And the feedback is positive – who leaves positive feedback for a”Defect”?


    They can not expect reputable and quality businesses, who work extremely hard to make their customers happy, to accept being penalised in this way.

    • Jezza
      4 years ago

      Agree on all counts. Another situation that sometimes arises for me is when I send a parcel overseas, particularly to Brazil, is an item not received claim which I refund immediately followed several weeks later by the item being returned to me with a sticker on the package stating that the buyer refused to pay the customs charges. This is another situation where a seller will get an undeserved “defect” purely as a result of buyer behaviour.

    • Chris
      4 years ago

      Doesn’t it say that a customer opening a case is counted as a defect. But a case that is closed in your favour by ebay doesn’t count as a defect. So if you know the customer is in the wrong we should be encouraging the customer to escalate the case to eBay instead of just leaving the case to expire.

      Seems ludicrous to me. For example a customer has mis-read the description on your item, they receive the item, then open a case. Instead of telling the customer what’s wrong and risking them not escalating the case. You are better telling them to escalate the case and explaining to eBay.

      Absolutely daft.

    • Frustrated Ebay Seller
      4 years ago

      I agree Chris…that is crazy!

      I have had SNAD cases where the buyer has complained about something, and I have gone back to the buyer immediately and pointed out where in the description it states it. The buyer has thanked me and acknowledged they didn’t see/read it. Yet they didn’t close the case so under the new system that case would ‘hang around’ counting as a defect. Under the new system I would be better of not helping the buyer and just telling them to escalate the case ASAP for a resolution. In the hope that ebay will read the description and find in my favour. Even if they don’t I am no worse off as the open case was counting as a defect anyway!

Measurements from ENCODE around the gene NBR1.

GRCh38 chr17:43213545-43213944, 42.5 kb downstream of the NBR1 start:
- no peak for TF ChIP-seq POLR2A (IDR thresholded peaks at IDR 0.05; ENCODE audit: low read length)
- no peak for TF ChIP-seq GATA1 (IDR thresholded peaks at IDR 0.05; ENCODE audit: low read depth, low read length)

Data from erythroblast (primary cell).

• Jezza
    4 years ago

    This ill conceived policy is supposedly intended to make a better buyuer experience but is sure to backfire in that respect too. I sell used items on ebay. Ocassionally I will spot a slight blemish or very minor fault with the item before sending. In these cases I always contact the buyer, explain what the problem is with the item and offer a refund. Around half my buyers in these situations chose to have a refund and they usually thank me for my honesty.

    From August I know I will instantly get a “defect” if the buyer accepts a refund so I will be tempted to send the item anyway and hope the buyer doesn’t complain. Essentially I will be in a situation where I have got nothing to lose and everything to gain by sending a buyer a slightly faulty item instead of offering them an instant refund. So how can this possibly provide a better buyer experience?

  • northumbrian
    4 years ago

    being a seller on ebay is akin to a contestant on the cube tv show ,every task you complete , another more complicated is required

    • JD
      4 years ago

      It’s all our fault we brought it on ourselves – we should not have eaten all the eel!
      (HSBC advert)

  • Dave from Trumpton
    4 years ago

    Jibba Jabba is all you get from Ebay. Ask them a direct question and you get we’re implementing this and doing that to help Sellers.
    Why does Ebay think it’s fair to make these sweeping changes ? People have built up a living and you can see the from the response of these proposed changes how dissatisfied Sellers are. It really isnt right to mess with peoples lives like this.
    Really really wrong on all levels when they have a dependency on it’s sales.

    Here’s s direct question Ebay ? If a buyer purchases a sealed item, then says they want to return it because it’s not as described or faulty or whatever, but return something completely different via tracked post, how does the Seller prove this to Ebay ?

    • Alex
      4 years ago

      Good point and the unfortunate reality is that as soon as eBay can see tracking shows it has been returned the buyer is instantly refunded, case closed, and a bad mark against the seller – even if he’s received a house brick back!!

      A selling friend of mine has twice been conned by buyers in this way. One returned less than what was ordered and the other returned something totally different. On both occasions Not As Described (soon to be called Defect) was given as the reason for return! Although he took both cases up with eBay nothing happened. Despite his offering to send eBay photos of the returned package and contents eBay said that he could have switched contents and therefore could not prove what he had received. eBay said that there was nothing they could do except monitor the buyers in case of future complaints like this. The problem with this is that even if the bad buyer does eventually get kicked off eBay for repeating the scam the seller still won’t be compensated for the loss.